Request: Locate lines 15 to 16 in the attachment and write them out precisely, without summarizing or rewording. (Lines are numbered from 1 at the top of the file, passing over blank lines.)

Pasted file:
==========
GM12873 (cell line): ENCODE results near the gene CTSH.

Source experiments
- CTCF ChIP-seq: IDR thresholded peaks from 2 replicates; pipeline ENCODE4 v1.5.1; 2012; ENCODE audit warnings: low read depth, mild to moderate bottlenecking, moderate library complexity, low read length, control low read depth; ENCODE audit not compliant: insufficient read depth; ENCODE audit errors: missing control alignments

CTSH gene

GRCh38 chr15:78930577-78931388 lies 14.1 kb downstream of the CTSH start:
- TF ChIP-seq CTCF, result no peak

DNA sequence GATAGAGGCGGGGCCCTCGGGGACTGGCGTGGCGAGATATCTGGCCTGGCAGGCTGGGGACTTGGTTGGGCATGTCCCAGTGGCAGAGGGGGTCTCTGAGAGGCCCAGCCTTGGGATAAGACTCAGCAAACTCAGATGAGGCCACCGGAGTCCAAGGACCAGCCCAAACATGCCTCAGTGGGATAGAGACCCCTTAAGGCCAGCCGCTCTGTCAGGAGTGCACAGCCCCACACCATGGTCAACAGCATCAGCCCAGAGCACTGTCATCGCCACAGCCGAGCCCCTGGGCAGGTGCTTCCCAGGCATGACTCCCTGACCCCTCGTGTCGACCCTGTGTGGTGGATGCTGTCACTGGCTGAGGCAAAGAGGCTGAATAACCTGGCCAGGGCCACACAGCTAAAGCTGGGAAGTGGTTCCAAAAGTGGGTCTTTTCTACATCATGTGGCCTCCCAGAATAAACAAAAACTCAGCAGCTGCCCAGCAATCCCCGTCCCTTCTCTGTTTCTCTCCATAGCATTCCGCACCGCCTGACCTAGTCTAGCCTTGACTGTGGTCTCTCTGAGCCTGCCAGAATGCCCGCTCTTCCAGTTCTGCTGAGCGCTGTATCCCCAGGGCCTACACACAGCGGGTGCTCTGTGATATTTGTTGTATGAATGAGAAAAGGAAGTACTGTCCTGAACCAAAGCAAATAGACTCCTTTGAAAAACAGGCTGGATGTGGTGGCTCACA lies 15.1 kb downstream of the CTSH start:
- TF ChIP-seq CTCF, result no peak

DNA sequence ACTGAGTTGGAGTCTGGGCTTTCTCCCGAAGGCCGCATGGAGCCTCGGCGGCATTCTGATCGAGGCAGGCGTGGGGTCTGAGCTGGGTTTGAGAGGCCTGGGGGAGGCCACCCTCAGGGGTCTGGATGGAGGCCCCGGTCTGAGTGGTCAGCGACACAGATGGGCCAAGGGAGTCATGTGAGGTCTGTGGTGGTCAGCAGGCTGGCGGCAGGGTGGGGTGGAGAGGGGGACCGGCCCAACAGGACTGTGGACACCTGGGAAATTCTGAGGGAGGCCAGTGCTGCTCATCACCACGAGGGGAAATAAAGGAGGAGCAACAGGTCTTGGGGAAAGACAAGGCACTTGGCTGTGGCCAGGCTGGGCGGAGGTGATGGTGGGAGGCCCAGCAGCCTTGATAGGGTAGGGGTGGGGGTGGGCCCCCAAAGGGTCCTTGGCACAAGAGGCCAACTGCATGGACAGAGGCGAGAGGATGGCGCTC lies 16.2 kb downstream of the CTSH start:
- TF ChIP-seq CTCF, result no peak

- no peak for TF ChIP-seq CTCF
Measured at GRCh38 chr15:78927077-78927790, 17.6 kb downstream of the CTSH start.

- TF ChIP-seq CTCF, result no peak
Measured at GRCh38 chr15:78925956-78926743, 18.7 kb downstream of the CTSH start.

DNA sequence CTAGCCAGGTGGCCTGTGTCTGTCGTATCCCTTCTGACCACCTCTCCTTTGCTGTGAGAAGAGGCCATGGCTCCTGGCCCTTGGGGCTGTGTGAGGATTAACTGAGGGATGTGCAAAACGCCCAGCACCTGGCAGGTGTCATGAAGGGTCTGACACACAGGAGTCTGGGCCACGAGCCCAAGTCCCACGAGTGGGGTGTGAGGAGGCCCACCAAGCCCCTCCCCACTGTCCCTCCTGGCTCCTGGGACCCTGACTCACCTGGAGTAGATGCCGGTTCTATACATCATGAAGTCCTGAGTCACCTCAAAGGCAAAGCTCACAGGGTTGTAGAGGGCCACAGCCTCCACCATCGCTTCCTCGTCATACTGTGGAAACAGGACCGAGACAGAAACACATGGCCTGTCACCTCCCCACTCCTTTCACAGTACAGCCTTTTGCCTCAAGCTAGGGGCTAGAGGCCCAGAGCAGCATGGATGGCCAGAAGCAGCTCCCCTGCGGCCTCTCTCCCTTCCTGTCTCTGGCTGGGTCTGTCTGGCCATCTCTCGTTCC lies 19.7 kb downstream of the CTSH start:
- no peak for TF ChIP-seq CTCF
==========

DNA sequence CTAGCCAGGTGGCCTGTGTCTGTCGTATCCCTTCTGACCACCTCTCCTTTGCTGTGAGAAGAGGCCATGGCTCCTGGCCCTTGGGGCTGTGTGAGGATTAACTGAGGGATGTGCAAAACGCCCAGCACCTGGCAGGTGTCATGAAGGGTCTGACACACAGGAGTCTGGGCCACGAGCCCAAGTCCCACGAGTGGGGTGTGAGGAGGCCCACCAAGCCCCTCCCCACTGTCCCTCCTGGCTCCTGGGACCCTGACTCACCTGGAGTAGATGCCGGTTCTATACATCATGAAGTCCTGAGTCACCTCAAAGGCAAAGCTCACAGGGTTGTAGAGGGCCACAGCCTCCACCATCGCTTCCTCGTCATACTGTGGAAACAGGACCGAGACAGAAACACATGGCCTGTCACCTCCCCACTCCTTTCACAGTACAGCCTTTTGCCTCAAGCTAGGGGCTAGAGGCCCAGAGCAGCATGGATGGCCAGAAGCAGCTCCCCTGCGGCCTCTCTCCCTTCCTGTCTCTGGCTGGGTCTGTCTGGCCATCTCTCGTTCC lies 19.7 kb downstream of the CTSH start:
- no peak for TF ChIP-seq CTCF